Sunday, May 31, 2009

Test of will power, but I finished RNR Marathon under 4 hours!

The past month has been tough as the calf muscle injury evolved into much bigger issue affecting all of my right lower leg and the outer portion of my right quadracep. I never was able to get back onto my training schedule and the longest run I had within the two weeks prior to RNR race day was 2 miles! As you can imagine, I was really uncertain how things would play out today when I headed to the start line.

I'm happy to report that I was able to overcome the odds and complete the race. Wasn't pretty, but I walked all the uphills, ran the downhills as fast as I could, and did my best to keep pace up on the flats. My half marathon split was 1:46 so was on pace for a 3:30 marathon, but by the time I got to mile 17 my legs were wearing out due to my altered running stride since I couldn't push off my toe using calf muscle.

Walking the hills had a few benefits I've not experienced before. For one, I took some photos and even uploaded one to Facebook at mile 20. Also stopped to eat some extremely good watermellon. Another benefit was less wear and tear overall. I'm writing this 10 hours after I finished and I actually feel pretty good.

Official race time was 3 hours 56 minutes so broke the 4 hour mark. Not bad for all the walking I did. More important, my calf muscle feels pretty good. I had a scare at mile 1 where it acted up and I started limping pretty bad. As I made my way to the side of road to walk I thought to myself, too early in race...let's run very lightly as if running on egg shells and see if we can work it out. Low and behold it worked out. Half mile later I was cruising along pain free with normal running stride that lasted me until mile 8 when I hit the big hill going up Hwy 163.

Since I hadn't run any long distances for a full month, my fitness level definitely took a hit too. And...my mind wasn't prepared. Once I got into the higher miles I actually found myself thinking my god this is a long way to run. Yesterday when I was at the race expo I got to meet Ryan Hall. That was very cool. He signed an autograph for me that said "Mike, discover what's inside". There definitely were several times today where I was feeling the pain and tired...and I thought about Ryan and what he wrote...and dug deep to keep going. Good stuff.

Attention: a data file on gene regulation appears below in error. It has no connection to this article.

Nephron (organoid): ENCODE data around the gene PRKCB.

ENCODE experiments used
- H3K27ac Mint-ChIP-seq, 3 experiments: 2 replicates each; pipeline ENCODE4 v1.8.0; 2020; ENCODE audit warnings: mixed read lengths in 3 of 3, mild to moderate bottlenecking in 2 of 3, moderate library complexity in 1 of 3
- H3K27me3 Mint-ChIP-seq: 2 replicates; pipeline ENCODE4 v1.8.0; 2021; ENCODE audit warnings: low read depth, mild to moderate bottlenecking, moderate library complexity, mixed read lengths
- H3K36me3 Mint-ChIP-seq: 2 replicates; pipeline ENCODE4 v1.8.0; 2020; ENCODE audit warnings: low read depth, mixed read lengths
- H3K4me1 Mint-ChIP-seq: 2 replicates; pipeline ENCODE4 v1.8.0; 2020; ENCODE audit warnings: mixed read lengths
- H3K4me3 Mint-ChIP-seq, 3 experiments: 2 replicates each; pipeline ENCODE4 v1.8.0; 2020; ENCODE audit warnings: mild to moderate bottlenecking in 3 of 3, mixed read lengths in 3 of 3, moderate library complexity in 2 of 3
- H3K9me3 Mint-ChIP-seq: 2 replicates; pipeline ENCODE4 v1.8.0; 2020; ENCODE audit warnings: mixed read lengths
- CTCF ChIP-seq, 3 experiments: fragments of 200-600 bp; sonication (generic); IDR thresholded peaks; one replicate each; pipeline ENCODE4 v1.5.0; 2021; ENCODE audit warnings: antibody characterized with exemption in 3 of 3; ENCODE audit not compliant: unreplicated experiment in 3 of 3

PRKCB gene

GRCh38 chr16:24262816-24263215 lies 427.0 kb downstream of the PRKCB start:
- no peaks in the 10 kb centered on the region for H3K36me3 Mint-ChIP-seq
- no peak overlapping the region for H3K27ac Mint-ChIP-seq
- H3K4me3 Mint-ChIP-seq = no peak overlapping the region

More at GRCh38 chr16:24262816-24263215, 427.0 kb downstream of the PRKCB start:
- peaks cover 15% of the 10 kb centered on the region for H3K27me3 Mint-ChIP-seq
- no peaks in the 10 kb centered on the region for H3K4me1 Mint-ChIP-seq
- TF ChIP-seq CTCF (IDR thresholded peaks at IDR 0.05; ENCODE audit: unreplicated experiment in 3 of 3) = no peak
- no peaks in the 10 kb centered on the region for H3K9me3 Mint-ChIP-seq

The race today also had a four person relay that my wife Lynn participated in with 3 of her girlfriends. Good news is the relay didn't bother the marathon runners and was well run. I think it's a great addition and hope they do it again next year so more people can experience the fun of running the streets of San Diego with live bands and screaming fans.

Tuesday, May 19, 2009

Taper Time...only 11 More Days to RNR Marathon

The countdown has begun! For some, this is a time of cutting back on miles in what marathoners refer to as "tapering down" the mileage and allowing the body to repair and store up fuel for the 26.2 mile race.

For me this time around, I think I've been tapering the last month due to calf muscle injury. Now I'm finding myself wanting to increase the miles to regain some lost cardio fitness, but having to resist out of fear I will re-injure my calf muscle. Nonetheless, it is testing my patience and providing extra time to study up on other things like nutrition.

A friend who's new to long distance running recently asked me about "carbo loading", which is something I've never been a fan of...at least not in the way the general public thinks of it as loading up on pasta the night before the race as if it would somehow provide a boost in performance the next day.

What I recommended to my friend was to not change anything. My thinking was that she already had calorie intake sufficient to maintain a substantial training program. If she "tapers" off that mileage the last week before her half marathon and maintains the same diet...her body will have an excess of calories and therefore she'd have plenty of fuel for the body to rebuild and top of her glycogen stores. Because she this was her first half marathon, it was important for her not to introduce anything new. Good news is that on race day her energy level was great and she did awesome.

Recently I read a post by Kim Mueller, a local sports nutrition expert who also happens to be a triathlete and marathon runner. It caught my attention because the subject was carbo loading. In the post, she pushed back on another marathoner who was promoting the "old school" carbo loading technique where you eat a low carb diet for 4 days to completely deplete your glycogen stores, then do 3 days of super high carb diet to supercompensate and boost glycogen storage to considerably higher storage levels than normal.